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While everyone is seemingly on Facebook and Twitter, don’t think for a second that there is no room for smaller niche communities that cater to specific areas of interest. New online communities are launching all the time and those that don’t subscribe to the “if you build it they will come” fallacy can be quite successful despite the dominance of the big two.

I learned of two new online communities just this week: and Both cater to a very distinct audience. is a community for owner operators and property managers of multi-family housing. It allows them to connect with their peers and discuss industry issues. is a new community created by Freightliner Trucks, aimed at educating professional drivers on how to improve their profitability. Features include educational articles, blogs, operational tips and insight from professional drivers and “coaches” on how to be more successful.  Freightliner’s director of product marketing, TJ Reed says the Team Run Smart community is the “definitive guide to help business-minded drivers succeed,”

I think online communities are a fine choice and sometimes the best solution. Facebook and Twitter can be everything to everyone. Sometimes you need a closed, owned environment that doesn’t change every week, requiring you to adapt.

I’m heading to LA tomorrow, to speak to the winners of the 2010 Knight Community Information Challenge during their three-day boot camp at USC Annenberg.

I’ve sat down several times to craft my presentation over the last two weeks, but every time I get started, it just doesn’t feel strong enough. I end up jotting down notes and ideas but never commit to anything concrete.

At first I thought it was about me being a perfectionist,which does happen from time to time, but I know that’s not it. It’s much more than that.

This group isn’t simply thinking about community projects or looking to learn enough to convince the leaders of their organizations that they should invest in online communities. They’ve got the funding to do it and they’re going to do it, so my words can have real impact on the grantees and their projects, and I don’t take that lightly.

It’s an amazing opportunity for me and I am deeply honored to have been invited. But on some level, I’m feeling the pressure because of it. It’s not the kind of pressure that makes you cave, but the kind that makes you want to give 110%.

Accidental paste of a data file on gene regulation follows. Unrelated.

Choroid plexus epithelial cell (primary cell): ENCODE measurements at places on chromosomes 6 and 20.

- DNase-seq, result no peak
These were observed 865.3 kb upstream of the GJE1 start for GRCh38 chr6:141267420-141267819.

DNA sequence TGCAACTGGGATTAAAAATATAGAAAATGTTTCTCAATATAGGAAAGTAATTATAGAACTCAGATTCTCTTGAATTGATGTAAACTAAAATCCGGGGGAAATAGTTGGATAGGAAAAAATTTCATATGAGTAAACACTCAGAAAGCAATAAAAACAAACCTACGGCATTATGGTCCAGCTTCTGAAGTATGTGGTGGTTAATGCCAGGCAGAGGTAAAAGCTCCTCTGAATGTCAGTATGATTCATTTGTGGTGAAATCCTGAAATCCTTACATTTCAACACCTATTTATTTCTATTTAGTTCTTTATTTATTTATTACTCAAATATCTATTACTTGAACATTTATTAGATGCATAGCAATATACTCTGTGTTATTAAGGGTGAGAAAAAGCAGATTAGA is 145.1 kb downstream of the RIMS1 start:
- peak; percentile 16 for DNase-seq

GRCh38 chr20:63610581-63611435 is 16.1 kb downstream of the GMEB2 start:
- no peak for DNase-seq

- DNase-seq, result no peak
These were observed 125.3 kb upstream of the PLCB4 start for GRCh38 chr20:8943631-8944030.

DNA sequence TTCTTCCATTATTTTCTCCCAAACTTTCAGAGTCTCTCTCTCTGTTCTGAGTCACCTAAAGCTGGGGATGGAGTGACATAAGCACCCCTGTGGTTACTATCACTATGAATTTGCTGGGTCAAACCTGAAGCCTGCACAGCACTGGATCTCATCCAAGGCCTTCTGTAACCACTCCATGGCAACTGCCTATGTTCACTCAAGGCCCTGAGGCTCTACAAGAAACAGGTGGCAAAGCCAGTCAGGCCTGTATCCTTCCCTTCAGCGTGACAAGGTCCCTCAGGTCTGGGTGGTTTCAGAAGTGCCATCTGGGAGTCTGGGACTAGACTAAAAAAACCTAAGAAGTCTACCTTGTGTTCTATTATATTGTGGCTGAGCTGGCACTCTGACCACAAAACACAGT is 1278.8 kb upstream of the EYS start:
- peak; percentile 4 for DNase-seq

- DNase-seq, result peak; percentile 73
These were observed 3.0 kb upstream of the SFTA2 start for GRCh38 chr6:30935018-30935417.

I’ve read the project summaries at least three times each because I want to understand the mission of each and give the best advice I possibly can. All are part of a growing movement to help fund local news and information projects and ensure that residents are informed and engaged.

If you’re a regular reader, you know my thoughts on what it takes to effectively engage communities. Not to mention the fact that you have to get them there first.

I have to tell them that. They need to know that  their job will be difficult at best, and it will take serious commitment to grow any community. But I don’t want to scare them. I suspect that this is why I’ve struggled.

I know from experience that building it is not enough. So maybe that’s what I’ll say first and go from there.  After all, I can talk about this stuff all day.

I’ve got a six-hour plane ride ahead of me, which is plenty of time to pull it all together but I’m thinking this time I’ll speak more from the heart and depend less on a Powerpoint.

This group of winners has a unique opportunity to make real change in their communities, both online and off. I just want to give them something to put them on the road to success.

Wish me luck.


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This is a personal blog. The opinions expressed here represent my own and not those of my employer. Feel free to challenge me, disagree with me, or tell me I’m completely nuts in the comments section of each blog entry.


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